DETAILED DESCRIPTION OF ILLUSTRATED EMBODIMENTS [0059] Figures la und lb respectively schematically depict a reflective and a transmissive lithographic apparatus according to an embodiment of the invention. The present invention can be used in either type of apparatus. In the case of the transmission type, either in an immersion machine or in a non-immersion machine. The apparatuses comprise: an illumination system (IL) (illuminator) IL for providing a projection beam PB of radiation (e.g. UV or EUV radiation); a first support structure (e.g. a mask table) MT for supporting a patterning device (e.g. a mask) MA and connected to first positioning structure PM for accurately positioning the patterning device with respect to item PL; a substrate table (e.g. a wafer table) WT for holding a substrate (e.g. a resist-coated wafer) W and connected to second positioning structure PW for accurately positioning the substrate with respect to item PL; and a projection system (e.g. a reflective projection lens) PL for imaging a pattern imparted to the projection beam PB by patterning device MA onto a target portion C (e.g. comprising one or more dies) of the subsfrate W. [0060] In Fig. la the apparatus is of a reflective type (e.g. employing a reflective mask or a programmable mirror array of a type as referred to above). In Fig. lb the apparatus is of a transmissive type (e.g. employing a transmissive mask). [0061] The illuminator IL receives a beam of radiation from a radiation source SO. The source and the lithographic apparatus may be separate entities, for example when the source is a plasma discharge source. In such cases, the source is not considered to form part of the lithographic apparatus and the radiation beam is generally passed from the source SO to the illuminator IL with the aid of a radiation collector comprising for example suitable collecting mirrors and/or a spectral purity filter. In other cases the source may be integral part of the apparatus, for example when the source is a mercury lamp. The source SO and the illuminator IL, may be referred to as a radiation system. [0062] The illuminator IL may comprise an adjuster that adjusts the angular mtensity distribution of the beam. Generally, at least the outer and/or inner radial extent (commonly referred to as ? -outer and ? -inner, respectively) of the intensity distribution in a pupil plane of the illuminator can be adjusted. The illuminator provides a conditioned beam of radiation, referred to as the projection beam PB, having a desired uniformity and intensity distribution in its cross-section. [0063] The projection beam PB is incident on a patterning device, illustrated in the form of the mask MA, which is held on the mask table MT. Being reflected or transmitted by the mask MA, the projection beam PB passes through the lens PL, which focuses the beam onto a target portion C of the substrate W. With the aid of the second positioning structure PW and position sensor IF2 (e.g. an interferometric device), the substrate table WT can be moved accurately, e.g. so as to position different target portions C in the path of the beam PB. Similarly, the first positioning structure PM and position sensor IF1 can be used to accurately position the mask MA with respect to the path of the beam PB, e.g. after mechanical retrieval from a mask library, or during a scan. In general, movement of the object tables MT and WT will be realized with the aid of a long-stroke module (coarse positioning) and a short-sfroke module (fine positioning), which form part of the positioning structures PM and PW. However, in the case of a stepper (as opposed to a scanner) the mask table MT may be connected to a short stroke actuator only, or may be fixed. Mask MA and substrate W may be aligned using mask alignment marks Ml, M2 and substrate alignment marks PI, P2. [0064] The depicted apparatus can be used in the following preferred modes. [0065] In step mode, the mask table MT and the substrate table WT are kept essentially stationary, while an entire pattern imparted to the projection beam is projected onto a target portion C in one go (i.e. a single static exposure). The substrate table WT is then shifted in the X and/or Y direction so that a different target portion C can be exposed. In step mode, the maximum size of the exposure field limits the size of the target portion C imaged in a single static exposure. [0066] In scan mode, the mask table MT and the subsfrate table WT are scanned synchronously while a pattern imparted to the projection beam is projected onto a target portion C (i.e. a single dynamic exposure). The velocity and direction of the substrate table WT relative to the mask table MT is determined by the de-magnification and image reversal characteristics of the projection system PL. In scan mode, the maximum size of the exposure field limits the width (in the non-scanning direction) of the target portion in a single dynamic exposure, whereas the length of the scanning motion determines the height (in the scanning direction) of the target portion. [0067] In another mode, the mask table MT is kept essentially stationary holding a programmable patterning device, and the substrate table WT is moved or scanned while \ - pattern imparted to the projection beam is projected onto a target portion C. In this mode, generally a pulsed radiation source is employed and the programmable patterning device may be updated after each movement of the substrate table WT or in between successive radiation pulses during a scan. This mode of operation can be readily applied to maskless lithography that utilizes programmable patterning devices, such as a programmable mirror array of a type as referred to above. [0068] Combinations and/or variations on the above described modes of use or entirely different modes of use may also be employed. [0069] As can be seen from Figure 18, the substrate table WT of a conventional lithographic projection apparatus comprises a subsfrate support SS (chuck) and a frame in the form of a mirror block MB. The substrate support SS is placed on a top surface 1102 of the mirror block MB and is held in place by a vacuum source VAC. The substrate support SS is usually a so called "pimple table" or "burl table". This is because a series of projections in combination with vacuum areas on the upper and lower surfaces of the substrate support SS allow a partial vacuum to be formed between the top surface 1102 of the mirror block MB and the subsfrate support SS and between the substrate support SS and the substrate W. The force generated by the vacuum is enough to hold the substrate support SS in place on the mirror block MB and the substrate W on the substrate support. The burls ensure a stiff fixation of the substrate W on the substrate support SS and of the substrate supports on the mirror block MB. Because the inferometer mirrors 1150 are positioned on the mirror block MB and the position of the substrate W is measured through those inferometer mirrors 1150, it is important that the mirror block MB does not distort due to the clamping forces. For this reason, in this design, member 1110 of the mirror block MB on which the substrate support SS is placed is of a far higher internal stiffness than the substrate support SS, particularly in the direction of the optical axis (z axis). This is achieved by ensuring that the thickness of the member 1110 is far greater than that of the substrate support SS. For this reason, in this design, the top surface 1102 of the mirror block MB must be polished to a very high surface flatness because it is the substrate support SS which deforms to the shape of the top surface 1102 of the mirror block MB and any distortions can thereby be fransmitted to the substrate W. Typically the mirror block MB is machined from a low co-efficient of expansion material such as Zerodur (RTM). The solid mirror block may have holes machined in it to reduce the mass. A lower recess 1101 in the bottom surface of the mirror block MB is large enough to house actuator 1100 which is for positioning the substrate table WT. The substrate table of the present invention allows the top surface of the mirror block MB to have a lower surface finish specification and allows the substrate support SS to be stiffer so that heating (or cooling) means can be added which inevitably result in the substrate support becoming thicker. [0070] In the example of Fig. la, the substrate table WT is provided with chuck 120 on which the subsfrate W is clamped. The chuck 120 and the part of the substrate table WT which supports the chuck 120 are part of a chuck system according to an embodiment of the invention, such as for example the chuck system 100 shown in figs. 2- 4. In the example of Fig. la, the chuck system 100 is provided on the subsfrate table WT for support of the subsfrate W. However, a chuck system according to an embodiment of the invention may likewise be used to support other objects in a lithographic apparatus, such as the patterning device (e.g. the retticle or mask) and be provided on the mask table MT, for example. [0071] FIG. 2 schematically shows an example of a chuck system 100 suitable for use the example of FIG. la. In this example, the chuck system 100 comprises a frame 110, which may for instance be a part of the subsfrate table WT in the example of FIG. la or the mirror block MB of FIG. 18. In this example, the frame 110 is implemented as a mirror block and is provided with a number of mirrors 111 at different sides of the frame 110, which may be used in interferomefric measurements to determine the position or the tilt of the frame 110, for example. [0072] In this example, the frame 110 is provided with a driving device 113, arranged for positioning the frame 110 relative to other parts of the lithographic apparatus 1. The driving device 113 may for example comprise the long stroke and short stroke module as mentioned before. [0073] The chuck system 100 further comprises a chuck 120 or a substrate support. The chuck 120 has an object surface 121 on which an object, such as a wafer or a mask, may be mounted and clamped using a, not shown, clamping device. The clamping device may for example be an electrostatic clamping device which exerts an electrostatic force on the subsfrate or a vacuum system which provides a vacuum between the chuck and the subsfrate and thus exerts a vacuum force on the substrate or another type of clamping device. It should be noted that clamping devices for a chuck are generally known in the art and for the sake of brevity are not described in further detail. [0074] In this example, in use, the object surface 121 is substantially horizontal and the substrate is vertically supported by the chuck 120. However, it is likewise possible to provide a chuck which has a substantially vertical object surface. A suitable shape for the chuck 120 may be rectangular for supporting masks or disk-shaped for supporting substrates. A chuck for supporting substrates may have a suitable diameter, for example between 10 and 45 cm. However, aspects of the invention are not limited to a specific shape or size and other shapes and sizes are likewise possible. [0075] In the shown examples, the frame 110 further has a recess 112, in which the chuck 120 is positioned. Because of the recess 112, the surface 121 of the chuck 120, or the surface of the object supported by the chuck 120 and, what may be denoted as the top-surface of the frame 110 in the example of FIG. 2 can substantially be at the same level. Thus, if the position of the surface of the frame is determined, using the mirrors 111 for example, the position of the chuck 120 can easily be derived as well. [0076] The chuck 120 is supported relative to the frame 110 by a chuck support structure 114 in a chuck support region of the frame 110. The chuck support structure 114 comprises a flexure element 130 (or membrane) which is flexible in at least one degree of freedom. The flexure element 130 is connected to the frame 110 and the chuck 120. The flexure element holds the chuck 120 in position with respect to the frame 110, and is deformable in at least one degree of freedom. [0077] As is illustrated in FIG. 3, in a normal state, the chuck 120 is flat. However, during operation of the lithographic apparatus 1, the chuck 120 may deform. This deformation may for example be caused by thennal deformation of the substrate W which is clamped on the chuck 120 or heating of the chuck 120 itself, which causes a bending of the chuck 120. FIG.4 shows the chuck 120 in a spherically deformed state. As seen in FIG. 4, the deformation causes the chuck 120 to exert a force on the flexure element 130. Due to the force the flexure element 130 deforms in the dimension in which it is flexible, but the force exerted by the chuck 120 is not fransferred to the frame 110. Thus, the frame 110 is not deformed by the chuck 120. Accordingly, if the frame 110 is used for performing measurements, such as interferometrics position or tilt measurements using the mirrors 111 as shown in Fig. 2, the measurements are not affected by a deformation of the chuck 120. [0078] In the examples shown, the flexure element 130 is deformable in at least one degree of freedom while substantially rigid in at least one other degree of freedom. Thereby, changes in position or shape in the direction in which the flexure element 130 is flexible are not transferred from the chuck 120 to the frame 110 or vice versa, while a displacement of the frame 110 in the direction in which the flexure element 130 is rigid is fransferred of to the chuck 120. Thus, an accurate positioning of the chuck 120 can be obtained while transfer of a chuck deformation to the frame 110 and rotation of the chuck 120 around a vertical axis are prevented. [0079] The flexure element(s) 130 may for example be rigid in a direction parallel to a direction of movement of the frame 110. For instance in FIG. 2, the flexure element 130 is substantially rigid in the plane parallel to the with axes x and y in FIG. 2, while flexible peφendicular to this plane, in the direction of the z-axis. The frame 110 can be moved in directions parallel to the plane defined by the axis x and y in FIG 2 by the driving device 113, that is substantially parallel to the surface 121 of the chuck 120 on which the supported object is mounted. Thus, when the frame 110 is moved in the x andor y direction, the movement is fransferred to the chuck 120 substantially at the same moment, while deformation of the chuck 120 are absorbed by flexing of the flexure element 130 hi the z-direction. [0080] The chuck system 100 may be provided with further positioning structures for keeping the chuck 120 in position with respect to the frame 110, such as electronic, magnetic or electro-magnetic sensor actuator systems for instance. Such positioning are generally known in the art of lithographic apparatuses and may for instance comprise Lorentz actuators, piezo -electric actuators or otherwise. [0081] In the example of FIGs. 2-4, for holding the chuck 120 in position with respect to the frame 110, the chuck support structure 114 further comprises one or more chuck supports, in figs. 2-6 shown as struts 122, which support the chuck 120 with respect to the chuck support region of the frame 110, and hold the chuck 120 at a distance from the frame 110. A spacing is therefore present between the chuck 120 and the frame 110. Because of the spacing, expansion and/or deformation of the chuck 120 does not affect the frame 110, since such changes of the chuck 120 are received in the spacing. [0082] In the example of FIGs. 2-4, the struts 122 are spike-shaped rigid extensions of the chuck 120 with a point-shaped end facing towards the frame 110. The struts 122 preferably form an integral part of the chuck 120 and are not connected to the frame 110. Thus, the chuck 120 and struts 122 form a self-supporting structure which is in contact with the frame 110 at the point-shaped ends of the struts 122 only. Thereby, the mechanical contact between the chuck 120 and the frame 110 is minimised and accordingly, transfer of deformation between the chuck 120 and the frame 110 is prevented. [0083] However, the struts 122 may also be connected to the frame 110 or be connected to the flexure element 130 only, as in the example of FIG. 5, for instance. In such case, the chuck 120 is not mechanically connected to the frame 110 and may be replaced without a complex replacement operation. [0084] In the example of FIGs. 2-4, the struts 122 extend through holes 123 formed in the flexure element 130 and the struts 122 are in contact with the frame 110 by their point-shaped ends. In the example of fig. 5, the struts 122 are positioned between the flexure elements 130 and the chuck 120 and not in contact with the frame 110. [0085] In the example of FIGs. 2-4, the chuck 120 is provided with three struts 122 provided at the side 123 of the chuck 120 which faces the frame 110. Aspects of the invention are however not limited to this number of struts. The struts 122 are positioned at equal distances in a circumferential direction of the disk- shaped chuck 120. The struts 122 extend, in this example, through holes provided in the flexure element 130 towards the frame 110. The chuck 120 thus rests in a vertical direction on the struts 122. [0086] Because three struts 122 are present, the chuck 120 is supported in the vertical direction in a statically determined manner. Thereby, tilting of the chuck 120 around a horizontal axis with respect to the frame 110 is prevented. Tilting of the chuck 120 can also be prevented by a chuck support structure which supports the chuck in a statically overdetermined manner, such as by four or more struts positioned at equal distances in a circumferential direction or otherwise. [0087] The chuck support structure 114 may also connect the frame 110 to the chuck 120 in a kinematically determined or overdetermined manner in other dimensions to prevent rotation or tilt in other directions. To that end, the chuck support structure 114 may, as in the example of FIGS. 2-4, comprise a flexure element 130 which is substantially rigid in at least one dimension. Also, struts may be provided which are rigid in a direction in which the flexure element 130 is flexible, to provide a good fixation of the chuck 120, while maintaining the deformation inhibition provided by the flexure element 130. [0088] In the example of FIGs. 2-4, the flexure element 130 extends, at least partially, substantially completely in the spacing between the chuck 120 and the frame 110. Thereby, the footprint of the chuck system 100 is reduced because the frame area occupied by support structure 114 at least partially coincides with the frame area occupied by the chuck 120. [0089] In the example of FIGs, 2-4, the flexure element 130 extends along substantially the whole side of the chuck 120 facing the frame 110. However, the flexure element 130 may also be implemented differently. For instance in the example of FIG. 5, the chuck support structure 114 comprises two or more separate leaf springs 130, each connected with a first leaf end 1310 of the leaf spring to the frame 110 and with a second leaf end 1320 to the chuck 120, while the second leaf ends 1320 are at a distance from each other. [0090] In the example of FIG. 6, the chuck 120 is attached by a number of flexure elements 130 to the frame 110. A first flexure element 130 supports the chuck 120 in a vertical direction with respect to the frame 110, whereas a second flexure elements 131 are attached to the sides of the chuck 120. The second flexure elements 131 prevent tilting of the chuck 120 around a horizontal axis and provide further stability to the chuck 120. The first flexure elements 130 may be regarded as chuck supports which are resistant to deformation in the vertical direction and flexible in one or more other dimensions. [0091] FIGS. 7A-D show some examples of leaf spring configurations suitable for implementation as a flexure element in a chuck system according to an embodiment of the invention. [0092] The leaf spring 130A of FIG. 7A has an annular shape with a inner circumferential edge 1330 and an outer circumferential edge 1340. The leaf spring 130A is provided with slots 1350 extending in a radial direction from both edges 1330,1340. The leaf spring 130A is connected at the inner circumferential edge 1330 to the chuck 120 and can be connected to the frame 110 at the outer circumferential edge 1340. As shown in fig. 7A, the spring 130A can be provided with holes 123 in which struts 122 can extend. [0093] FIG. 7B shows a configuration of a flexure element, comprising of a plurality, in this example four, separate leaf springs 130B positioned in a radial arrangement with a spacing in the circumferential direction between the leaf springs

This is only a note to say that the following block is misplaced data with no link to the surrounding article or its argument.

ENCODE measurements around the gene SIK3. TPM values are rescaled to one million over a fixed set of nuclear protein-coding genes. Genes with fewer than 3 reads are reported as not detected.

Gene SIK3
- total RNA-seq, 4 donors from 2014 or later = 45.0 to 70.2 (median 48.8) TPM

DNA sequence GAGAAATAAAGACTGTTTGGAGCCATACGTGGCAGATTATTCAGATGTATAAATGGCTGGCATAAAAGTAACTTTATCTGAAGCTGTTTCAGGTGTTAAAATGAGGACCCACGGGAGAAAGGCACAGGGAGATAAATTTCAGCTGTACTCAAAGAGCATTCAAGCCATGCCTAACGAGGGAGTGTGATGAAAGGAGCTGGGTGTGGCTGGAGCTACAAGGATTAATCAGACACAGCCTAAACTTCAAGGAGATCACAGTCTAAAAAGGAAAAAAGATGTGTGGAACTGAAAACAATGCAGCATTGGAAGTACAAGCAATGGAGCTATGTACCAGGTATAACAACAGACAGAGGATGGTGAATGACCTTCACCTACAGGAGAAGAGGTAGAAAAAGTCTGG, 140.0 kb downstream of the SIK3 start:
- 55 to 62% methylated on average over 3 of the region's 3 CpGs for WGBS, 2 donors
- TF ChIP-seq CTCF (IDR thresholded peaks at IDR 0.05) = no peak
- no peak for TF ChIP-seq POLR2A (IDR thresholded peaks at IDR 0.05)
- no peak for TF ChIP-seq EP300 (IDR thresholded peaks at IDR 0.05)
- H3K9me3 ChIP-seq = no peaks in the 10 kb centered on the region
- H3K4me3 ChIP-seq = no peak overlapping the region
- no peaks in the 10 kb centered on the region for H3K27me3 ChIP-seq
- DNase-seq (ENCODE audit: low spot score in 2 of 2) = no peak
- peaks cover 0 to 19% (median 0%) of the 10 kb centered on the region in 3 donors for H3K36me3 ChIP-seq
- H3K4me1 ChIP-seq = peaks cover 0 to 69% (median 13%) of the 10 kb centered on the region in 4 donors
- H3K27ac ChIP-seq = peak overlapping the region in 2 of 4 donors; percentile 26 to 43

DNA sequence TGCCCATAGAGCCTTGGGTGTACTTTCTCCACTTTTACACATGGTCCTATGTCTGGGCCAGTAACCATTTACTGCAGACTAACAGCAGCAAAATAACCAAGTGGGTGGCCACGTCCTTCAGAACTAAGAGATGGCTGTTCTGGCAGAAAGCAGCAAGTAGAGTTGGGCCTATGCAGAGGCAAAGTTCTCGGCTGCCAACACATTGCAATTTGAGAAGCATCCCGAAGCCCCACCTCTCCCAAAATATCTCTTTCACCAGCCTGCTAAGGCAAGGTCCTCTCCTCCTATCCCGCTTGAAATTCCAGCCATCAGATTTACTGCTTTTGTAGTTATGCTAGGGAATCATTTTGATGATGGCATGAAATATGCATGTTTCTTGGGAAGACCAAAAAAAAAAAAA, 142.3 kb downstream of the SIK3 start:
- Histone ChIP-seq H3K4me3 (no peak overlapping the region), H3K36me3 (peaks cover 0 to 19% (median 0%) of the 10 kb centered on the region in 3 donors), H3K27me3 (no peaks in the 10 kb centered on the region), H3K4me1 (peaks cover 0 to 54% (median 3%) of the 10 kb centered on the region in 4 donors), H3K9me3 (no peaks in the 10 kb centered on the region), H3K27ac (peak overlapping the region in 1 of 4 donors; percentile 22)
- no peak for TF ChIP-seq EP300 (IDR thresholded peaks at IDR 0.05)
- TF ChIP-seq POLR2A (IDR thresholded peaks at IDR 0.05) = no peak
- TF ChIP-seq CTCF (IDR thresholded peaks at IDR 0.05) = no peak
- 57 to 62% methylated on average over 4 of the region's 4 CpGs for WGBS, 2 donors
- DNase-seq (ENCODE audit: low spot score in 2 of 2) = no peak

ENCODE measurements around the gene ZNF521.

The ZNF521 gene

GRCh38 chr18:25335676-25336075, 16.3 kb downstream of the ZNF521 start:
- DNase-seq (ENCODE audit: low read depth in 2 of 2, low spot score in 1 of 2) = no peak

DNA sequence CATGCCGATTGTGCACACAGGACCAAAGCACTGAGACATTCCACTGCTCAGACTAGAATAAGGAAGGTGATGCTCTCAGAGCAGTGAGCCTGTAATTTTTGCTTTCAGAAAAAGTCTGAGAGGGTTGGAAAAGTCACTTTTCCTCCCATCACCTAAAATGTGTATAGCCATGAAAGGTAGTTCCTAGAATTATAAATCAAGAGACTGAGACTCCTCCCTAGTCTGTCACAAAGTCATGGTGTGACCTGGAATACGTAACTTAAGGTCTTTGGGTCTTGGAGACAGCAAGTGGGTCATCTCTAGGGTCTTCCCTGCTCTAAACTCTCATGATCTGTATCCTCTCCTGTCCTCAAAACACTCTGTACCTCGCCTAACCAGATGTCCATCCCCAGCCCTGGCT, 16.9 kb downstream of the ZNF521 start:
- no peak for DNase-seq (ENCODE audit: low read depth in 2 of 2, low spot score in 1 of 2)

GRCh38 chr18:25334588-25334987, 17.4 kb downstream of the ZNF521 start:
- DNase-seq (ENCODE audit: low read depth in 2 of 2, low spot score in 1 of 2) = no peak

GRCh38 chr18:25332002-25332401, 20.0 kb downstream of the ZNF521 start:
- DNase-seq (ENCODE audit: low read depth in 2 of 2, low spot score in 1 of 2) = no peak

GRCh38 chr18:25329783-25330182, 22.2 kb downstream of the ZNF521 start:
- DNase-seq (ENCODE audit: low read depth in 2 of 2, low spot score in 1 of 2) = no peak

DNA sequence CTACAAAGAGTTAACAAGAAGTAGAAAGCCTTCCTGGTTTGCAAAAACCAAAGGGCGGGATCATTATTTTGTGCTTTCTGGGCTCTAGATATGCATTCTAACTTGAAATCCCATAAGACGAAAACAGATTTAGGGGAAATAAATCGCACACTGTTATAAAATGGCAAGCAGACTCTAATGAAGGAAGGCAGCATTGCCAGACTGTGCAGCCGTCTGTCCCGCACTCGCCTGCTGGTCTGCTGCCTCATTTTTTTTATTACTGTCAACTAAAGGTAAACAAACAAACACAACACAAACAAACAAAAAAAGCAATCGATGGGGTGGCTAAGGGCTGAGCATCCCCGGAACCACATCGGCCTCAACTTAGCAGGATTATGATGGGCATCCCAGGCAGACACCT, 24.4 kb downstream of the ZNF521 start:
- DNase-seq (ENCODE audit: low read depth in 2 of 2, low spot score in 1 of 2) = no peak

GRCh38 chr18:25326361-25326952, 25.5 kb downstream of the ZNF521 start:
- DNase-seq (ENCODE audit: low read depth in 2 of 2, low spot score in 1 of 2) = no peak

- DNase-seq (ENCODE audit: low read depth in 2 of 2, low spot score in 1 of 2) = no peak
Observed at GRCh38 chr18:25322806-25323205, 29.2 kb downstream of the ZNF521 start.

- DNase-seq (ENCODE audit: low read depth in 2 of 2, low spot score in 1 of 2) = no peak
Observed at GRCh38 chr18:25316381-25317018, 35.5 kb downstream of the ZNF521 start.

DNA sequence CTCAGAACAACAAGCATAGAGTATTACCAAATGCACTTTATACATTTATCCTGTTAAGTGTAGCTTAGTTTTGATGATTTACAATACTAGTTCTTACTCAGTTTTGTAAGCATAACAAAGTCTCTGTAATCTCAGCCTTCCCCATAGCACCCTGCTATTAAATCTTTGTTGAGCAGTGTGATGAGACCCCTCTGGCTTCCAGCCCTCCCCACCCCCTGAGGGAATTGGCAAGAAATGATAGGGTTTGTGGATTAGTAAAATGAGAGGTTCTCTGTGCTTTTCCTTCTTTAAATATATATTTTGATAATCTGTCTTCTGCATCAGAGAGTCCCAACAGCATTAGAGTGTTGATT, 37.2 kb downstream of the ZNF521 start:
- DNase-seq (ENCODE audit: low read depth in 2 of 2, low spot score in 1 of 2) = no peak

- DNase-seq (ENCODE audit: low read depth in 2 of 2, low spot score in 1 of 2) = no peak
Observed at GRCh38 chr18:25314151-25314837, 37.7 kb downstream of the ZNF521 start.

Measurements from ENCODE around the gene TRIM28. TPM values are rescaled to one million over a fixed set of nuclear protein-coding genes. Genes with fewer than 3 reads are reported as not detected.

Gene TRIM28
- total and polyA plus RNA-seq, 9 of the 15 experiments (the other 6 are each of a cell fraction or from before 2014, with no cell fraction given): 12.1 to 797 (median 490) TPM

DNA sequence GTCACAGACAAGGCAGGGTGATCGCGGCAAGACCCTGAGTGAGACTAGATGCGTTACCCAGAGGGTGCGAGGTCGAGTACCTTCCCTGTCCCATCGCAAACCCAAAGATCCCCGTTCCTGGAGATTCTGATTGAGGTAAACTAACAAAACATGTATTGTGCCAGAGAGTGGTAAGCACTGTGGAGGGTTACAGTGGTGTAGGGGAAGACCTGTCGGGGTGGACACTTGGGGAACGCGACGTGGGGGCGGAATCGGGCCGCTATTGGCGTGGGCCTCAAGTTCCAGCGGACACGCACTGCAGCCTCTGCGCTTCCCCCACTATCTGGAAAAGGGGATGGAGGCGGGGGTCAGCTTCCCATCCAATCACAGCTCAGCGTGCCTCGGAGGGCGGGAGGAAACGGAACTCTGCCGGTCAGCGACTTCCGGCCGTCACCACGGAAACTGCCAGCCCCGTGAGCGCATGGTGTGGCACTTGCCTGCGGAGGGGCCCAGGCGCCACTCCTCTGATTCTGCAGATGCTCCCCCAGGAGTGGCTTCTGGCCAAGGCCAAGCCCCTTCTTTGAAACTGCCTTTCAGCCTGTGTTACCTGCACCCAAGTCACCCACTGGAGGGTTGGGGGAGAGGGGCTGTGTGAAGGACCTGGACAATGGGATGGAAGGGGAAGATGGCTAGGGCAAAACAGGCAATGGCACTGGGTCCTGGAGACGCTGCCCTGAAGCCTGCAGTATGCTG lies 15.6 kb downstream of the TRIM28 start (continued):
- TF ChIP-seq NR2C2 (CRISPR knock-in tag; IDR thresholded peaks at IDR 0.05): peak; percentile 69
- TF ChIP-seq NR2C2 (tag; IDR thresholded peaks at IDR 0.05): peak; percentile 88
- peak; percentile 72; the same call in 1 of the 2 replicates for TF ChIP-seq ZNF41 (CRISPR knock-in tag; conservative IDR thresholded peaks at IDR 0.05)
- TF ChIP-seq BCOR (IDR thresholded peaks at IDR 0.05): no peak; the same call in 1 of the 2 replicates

130b. The radially inward projecting ends of the leaf springs 130B are connected to the chuck 120, while the radially outward projecting ends of the springs 130B can be connected to the frame 110. The struts 122 are positioned in the spacing between the springs 130B. [0094] FIG. 7C shows a perspective view of a chuck 120 with leaf springs 130C connected with one end 1301 to a side 124 perpendicular to the support surface 121 of the chuck 120 and connectable with another end 1300 to the frame 110. The leaf springs 130C extend from the circumference of the chuck 120 in a tangential direction. The leaf springs 130C are locally weakened by cut-aways 1303, in order to provide the leaf spring 130C with flexibility in a traverse direction. [0095] It should be noted that the flexure element 130 may also be implemented hi a different manner than shown in the figures and for example comprise an elastic membrane or otherwise. The flexure element 130 may for example be may of a material similar to the material of at least one of the chuck 120 and the frame 110 are manufactured from. Such a flexure element has characteristics similar to the characteristics of other parts of the chuck system 100 and thus differing conditions affect different parts of the chuck system 100 in a corresponding manner. However, the flexure element 130 may also be made of a different material. [0096] Alternatively, the flexure element 130 may be connected to the frame 110 and the chuck 120 by any connection suitable for the specific implementation. For instance, if the lithographic apparatus uses EUV radiation, the flexure element 130 may be clamped by an electro-static clamping device to the frame 110. However, other connecting techniques such as gluing, welding or otherwise may likewise be used. [0097] Because of the flexure element 130, the deformation of the chuck 120 and/or the substrate W mounted on the chuck 120 does not deform the frame 110.